The question
Could I get the same visceral response from a reader using words?  Prose writers manage time on the page by using subjective time (how long it feels like it takes), rather than objective time.  We speed through days, dismiss hours, upon hours.  Or, we slow time down for impact.  For instance, in Stephen King’s “The Body” (also made into the movie “Stand By Me”) there’s a moment when the protagonist is trapped on a train track. King slows time down and takes a long paragraph to explain in detail everything that happens.  And it does have an impact; it is powerful.  But it is a different kind of power – one that builds tension detail by detail, moment by moment.  Not the visceral response of feeling like you are in another world.
A story
I was working on a short story in which the girl, whose mother just died, loves comics for how they take on villains.  I began following her love of comics, began reading them.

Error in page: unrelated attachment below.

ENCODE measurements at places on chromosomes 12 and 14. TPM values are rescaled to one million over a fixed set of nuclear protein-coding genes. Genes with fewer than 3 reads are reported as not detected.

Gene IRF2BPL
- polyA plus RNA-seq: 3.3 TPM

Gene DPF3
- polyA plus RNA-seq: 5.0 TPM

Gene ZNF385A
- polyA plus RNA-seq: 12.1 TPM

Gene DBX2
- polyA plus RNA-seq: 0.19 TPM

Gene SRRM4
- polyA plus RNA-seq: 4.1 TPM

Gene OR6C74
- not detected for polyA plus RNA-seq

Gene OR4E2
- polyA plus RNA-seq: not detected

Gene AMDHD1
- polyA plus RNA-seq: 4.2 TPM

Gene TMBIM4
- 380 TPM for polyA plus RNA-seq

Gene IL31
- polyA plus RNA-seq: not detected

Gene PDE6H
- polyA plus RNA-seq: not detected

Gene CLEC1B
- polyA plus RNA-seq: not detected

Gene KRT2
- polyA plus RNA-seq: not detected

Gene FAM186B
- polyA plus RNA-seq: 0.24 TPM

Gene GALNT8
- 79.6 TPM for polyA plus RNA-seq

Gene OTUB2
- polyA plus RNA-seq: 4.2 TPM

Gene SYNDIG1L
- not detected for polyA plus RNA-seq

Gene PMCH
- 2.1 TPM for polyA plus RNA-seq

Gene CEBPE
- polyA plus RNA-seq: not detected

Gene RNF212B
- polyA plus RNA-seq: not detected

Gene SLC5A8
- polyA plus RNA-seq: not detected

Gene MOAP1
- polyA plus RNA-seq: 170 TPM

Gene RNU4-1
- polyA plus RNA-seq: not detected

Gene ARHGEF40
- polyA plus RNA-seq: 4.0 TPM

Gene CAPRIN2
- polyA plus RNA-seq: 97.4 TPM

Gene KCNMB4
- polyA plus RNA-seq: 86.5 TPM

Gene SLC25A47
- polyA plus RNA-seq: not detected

A memory
The summer I turned 18, I walked into our den to say a quick goodbye to my parents while they were watching the news. My mom stopped me because on the news was a story about an 18-year-old girl who'd been shot and killed in what was deemed to be a drive-by shooting. It was a girl who I'd known well when we were in middle school. Though we weren't friends anymore (we had gone to different high schools), we had done sleepover, and birthday parties, and middle school squabbling together. And I loved her family. I had a crush on her brother, greatly admired her mother, and thought her other siblings were practically perfect.